SINGAPORE - The future is bright for Singapore's youth despite the hit the country took from the Covid-19 pandemic, said Deputy Prime Minister Heng Swee Keat and Minister for Culture, Community and Youth Edwin Tong on Saturday (April 17).
They were speaking at a dialogue with young people held by charitable youth volunteer organisation Heartware Network, which is celebrating its 21st anniversary.
A survey by the network showed that 85 per cent of 320 young respondents were optimistic regarding their future. Most of them are 17 to 21 years old.
They cited education and training, community and social support, and future career prospects as the top reasons for why they remain hopeful.
Mr Heng said: "Covid-19 has exposed huge problems around the world and... people are worried about a lost generation because 168 million kids did not go to school last year.
"The next problem is that... youth unemployment has shot up, and that's why you see youth protests, dissatisfaction and so on."
He added that governments globally have also been issuing debt, for which the younger generation will have to pay. But Singapore was able to have five Budgets last year because previous generations did not leave a burden for future ones.
Still, with an ageing population, needs will increase. Hence, the goods and services tax (GST) rate will have to go up "earlier (rather) than later", Mr Heng said, adding that he will take responsibility for that decision.
Despite these issues, Singapore's youth are still well prepared to face the future, both ministers said.
Mr Tong said: "We had a difficult time last year. I know many young people are worried about career, education, internships and opportunities.
"But I urge you to look at it as a transient problem. It's a temporary problem because if you're strong enough, if you're resilient enough (and) you have the core skills, don't worry, the opportunities in Singapore will continue to be there."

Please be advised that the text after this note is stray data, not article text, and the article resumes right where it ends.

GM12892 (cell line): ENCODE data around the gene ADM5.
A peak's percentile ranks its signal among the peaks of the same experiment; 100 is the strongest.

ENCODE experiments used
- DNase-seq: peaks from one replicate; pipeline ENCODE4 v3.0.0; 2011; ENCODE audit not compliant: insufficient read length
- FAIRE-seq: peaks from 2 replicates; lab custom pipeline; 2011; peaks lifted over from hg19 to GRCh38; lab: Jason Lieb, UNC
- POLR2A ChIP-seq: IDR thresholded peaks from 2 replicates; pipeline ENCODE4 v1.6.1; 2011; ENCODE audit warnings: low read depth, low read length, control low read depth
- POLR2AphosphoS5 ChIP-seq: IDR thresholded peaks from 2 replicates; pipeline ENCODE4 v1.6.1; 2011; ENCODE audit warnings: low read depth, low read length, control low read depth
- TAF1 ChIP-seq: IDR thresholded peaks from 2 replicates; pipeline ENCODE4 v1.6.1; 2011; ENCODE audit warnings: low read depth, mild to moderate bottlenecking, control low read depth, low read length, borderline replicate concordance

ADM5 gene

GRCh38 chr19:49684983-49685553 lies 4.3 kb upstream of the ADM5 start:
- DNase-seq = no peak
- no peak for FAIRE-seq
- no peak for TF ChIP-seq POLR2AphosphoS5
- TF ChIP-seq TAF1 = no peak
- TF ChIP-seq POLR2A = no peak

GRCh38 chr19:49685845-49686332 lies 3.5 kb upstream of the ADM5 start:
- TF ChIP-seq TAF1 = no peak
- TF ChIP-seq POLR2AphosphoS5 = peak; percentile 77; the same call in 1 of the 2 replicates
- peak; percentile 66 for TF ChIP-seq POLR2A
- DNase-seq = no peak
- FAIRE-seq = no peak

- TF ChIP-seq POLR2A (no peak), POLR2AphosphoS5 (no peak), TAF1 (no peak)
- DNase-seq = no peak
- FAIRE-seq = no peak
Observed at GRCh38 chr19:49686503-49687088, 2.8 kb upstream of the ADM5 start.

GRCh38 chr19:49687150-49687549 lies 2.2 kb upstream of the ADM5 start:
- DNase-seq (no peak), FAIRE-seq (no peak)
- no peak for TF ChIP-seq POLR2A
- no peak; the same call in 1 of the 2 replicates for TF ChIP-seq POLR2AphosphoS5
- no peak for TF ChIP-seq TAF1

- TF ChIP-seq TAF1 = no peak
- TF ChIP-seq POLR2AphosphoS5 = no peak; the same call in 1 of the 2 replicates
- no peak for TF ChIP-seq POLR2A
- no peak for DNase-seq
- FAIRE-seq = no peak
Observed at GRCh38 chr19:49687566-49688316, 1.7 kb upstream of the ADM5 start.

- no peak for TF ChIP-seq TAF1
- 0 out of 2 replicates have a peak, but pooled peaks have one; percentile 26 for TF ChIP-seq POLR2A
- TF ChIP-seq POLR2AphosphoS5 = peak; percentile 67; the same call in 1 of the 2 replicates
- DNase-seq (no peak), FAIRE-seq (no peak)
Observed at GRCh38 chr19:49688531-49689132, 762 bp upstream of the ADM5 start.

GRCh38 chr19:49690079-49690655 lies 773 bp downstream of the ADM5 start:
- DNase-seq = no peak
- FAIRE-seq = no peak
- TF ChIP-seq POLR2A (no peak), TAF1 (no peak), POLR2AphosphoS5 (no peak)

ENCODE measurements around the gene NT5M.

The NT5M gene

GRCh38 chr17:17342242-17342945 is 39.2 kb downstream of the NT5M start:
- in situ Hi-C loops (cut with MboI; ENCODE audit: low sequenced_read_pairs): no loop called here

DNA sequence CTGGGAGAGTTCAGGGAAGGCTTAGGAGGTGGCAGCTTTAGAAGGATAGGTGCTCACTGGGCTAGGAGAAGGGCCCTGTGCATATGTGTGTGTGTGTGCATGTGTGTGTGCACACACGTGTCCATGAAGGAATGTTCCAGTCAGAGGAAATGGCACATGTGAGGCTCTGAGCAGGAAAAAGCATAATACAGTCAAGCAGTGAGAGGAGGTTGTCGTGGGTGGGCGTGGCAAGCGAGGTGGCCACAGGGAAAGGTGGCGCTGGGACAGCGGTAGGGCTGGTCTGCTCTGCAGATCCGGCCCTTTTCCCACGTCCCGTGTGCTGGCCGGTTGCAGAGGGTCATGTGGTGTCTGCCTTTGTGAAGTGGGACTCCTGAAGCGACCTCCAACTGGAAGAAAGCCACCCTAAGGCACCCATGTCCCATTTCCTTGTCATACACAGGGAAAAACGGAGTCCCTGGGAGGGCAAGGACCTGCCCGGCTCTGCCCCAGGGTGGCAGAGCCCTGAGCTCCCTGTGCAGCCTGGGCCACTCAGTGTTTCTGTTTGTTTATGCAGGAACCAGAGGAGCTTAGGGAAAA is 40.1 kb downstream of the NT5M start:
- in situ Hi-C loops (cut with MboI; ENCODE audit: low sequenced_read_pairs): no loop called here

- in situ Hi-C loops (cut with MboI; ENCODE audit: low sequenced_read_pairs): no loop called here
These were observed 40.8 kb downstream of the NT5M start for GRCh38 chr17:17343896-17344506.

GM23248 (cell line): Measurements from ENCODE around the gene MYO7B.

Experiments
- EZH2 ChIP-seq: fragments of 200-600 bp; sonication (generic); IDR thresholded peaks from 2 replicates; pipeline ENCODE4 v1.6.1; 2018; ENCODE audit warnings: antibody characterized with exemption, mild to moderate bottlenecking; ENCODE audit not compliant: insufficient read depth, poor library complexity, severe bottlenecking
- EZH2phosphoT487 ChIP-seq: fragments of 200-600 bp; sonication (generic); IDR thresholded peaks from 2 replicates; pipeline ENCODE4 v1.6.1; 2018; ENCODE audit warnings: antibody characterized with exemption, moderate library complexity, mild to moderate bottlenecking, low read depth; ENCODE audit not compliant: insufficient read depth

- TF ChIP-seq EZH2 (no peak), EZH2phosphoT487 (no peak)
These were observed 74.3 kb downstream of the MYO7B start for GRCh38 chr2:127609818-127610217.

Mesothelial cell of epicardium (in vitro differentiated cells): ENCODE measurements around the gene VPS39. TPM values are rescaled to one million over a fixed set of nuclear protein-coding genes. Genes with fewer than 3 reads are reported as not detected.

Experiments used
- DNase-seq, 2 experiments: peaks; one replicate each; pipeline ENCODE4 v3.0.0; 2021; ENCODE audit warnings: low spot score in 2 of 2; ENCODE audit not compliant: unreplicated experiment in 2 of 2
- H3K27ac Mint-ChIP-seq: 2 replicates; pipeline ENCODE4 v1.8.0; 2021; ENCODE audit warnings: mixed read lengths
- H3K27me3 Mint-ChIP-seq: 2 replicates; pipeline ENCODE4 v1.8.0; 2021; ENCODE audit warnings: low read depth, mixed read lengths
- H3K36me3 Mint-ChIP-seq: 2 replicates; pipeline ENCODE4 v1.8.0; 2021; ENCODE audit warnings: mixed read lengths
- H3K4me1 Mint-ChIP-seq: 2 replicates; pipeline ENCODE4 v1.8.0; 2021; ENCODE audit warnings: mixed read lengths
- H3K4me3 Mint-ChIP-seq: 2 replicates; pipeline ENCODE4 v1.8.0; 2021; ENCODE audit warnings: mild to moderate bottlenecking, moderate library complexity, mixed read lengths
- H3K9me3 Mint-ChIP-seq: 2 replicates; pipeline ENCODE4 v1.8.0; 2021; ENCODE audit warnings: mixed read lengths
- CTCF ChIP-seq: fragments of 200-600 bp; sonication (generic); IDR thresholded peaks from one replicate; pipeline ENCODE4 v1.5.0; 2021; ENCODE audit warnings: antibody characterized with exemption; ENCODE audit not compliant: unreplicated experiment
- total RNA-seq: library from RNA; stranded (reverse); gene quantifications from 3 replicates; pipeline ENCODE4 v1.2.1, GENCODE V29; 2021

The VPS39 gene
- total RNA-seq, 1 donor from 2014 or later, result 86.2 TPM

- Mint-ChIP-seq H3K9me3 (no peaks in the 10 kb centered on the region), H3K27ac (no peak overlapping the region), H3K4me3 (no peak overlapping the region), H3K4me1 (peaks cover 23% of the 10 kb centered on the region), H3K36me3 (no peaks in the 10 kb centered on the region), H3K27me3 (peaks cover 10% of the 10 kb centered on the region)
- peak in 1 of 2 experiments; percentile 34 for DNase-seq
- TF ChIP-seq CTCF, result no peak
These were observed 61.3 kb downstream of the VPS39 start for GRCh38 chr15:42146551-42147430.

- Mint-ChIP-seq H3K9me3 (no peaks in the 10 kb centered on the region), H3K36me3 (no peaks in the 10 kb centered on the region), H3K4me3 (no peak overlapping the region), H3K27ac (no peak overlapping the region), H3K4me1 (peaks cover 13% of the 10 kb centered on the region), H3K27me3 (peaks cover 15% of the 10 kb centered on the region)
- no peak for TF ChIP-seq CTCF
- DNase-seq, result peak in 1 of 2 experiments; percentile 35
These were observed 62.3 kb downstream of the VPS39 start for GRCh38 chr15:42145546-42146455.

He added that the Jobs Support Scheme in particular kept employees in jobs and companies viable, and ultimately continues to create opportunities for young people to take those jobs.
Most importantly, the youth need soft skills to seize job opportunities, he said.
"Where I think a lot more preparation should be done is not so much in the digital space... and the hard skills, but increasingly... the softer skills (such as) the emotional quotient (EQ) aspect needs to be honed better," Mr Tong noted.
"I think there is no better way of doing this than to interact with people on a daily basis, including people you don't know, and to be put in difficult situations. Volunteer and put yourself well out of your comfort zone... Being exposed to an environment that is different will be one major selling point eventually when you go for an interview to look for a job."
These skills include being a team player and venturing beyond social media to interact with others in real world situations, he said.
Mr Heng agreed, adding that a big advantage youth here have is growing up in a multiracial and multicultural society.
He recalled an entrepreneur who decided to locate his firm's headquarters here because he could get people from diverse backgrounds.
"I hope that (you) young Singaporeans will open yourselves to working with people from all over the world. Do not be afraid of competition. But instead, strengthen yourself so that you can continue to be successful. And in fact, I believe that Singapore youth will have more opportunities than many elsewhere."
East Coast GRC MP and Minister of State in the Prime Minister's Office Tan Kiat How, who was also present, said that entrepreneurs coming here look for people who can work across different cultures.
Mr Tong said: "Don't be worried about the headwinds that might come ahead because of Covid-19. We will work with young people, (on) the economy with the Government and agencies, and we will make sure that young people do not suffer in the long term as a result of this."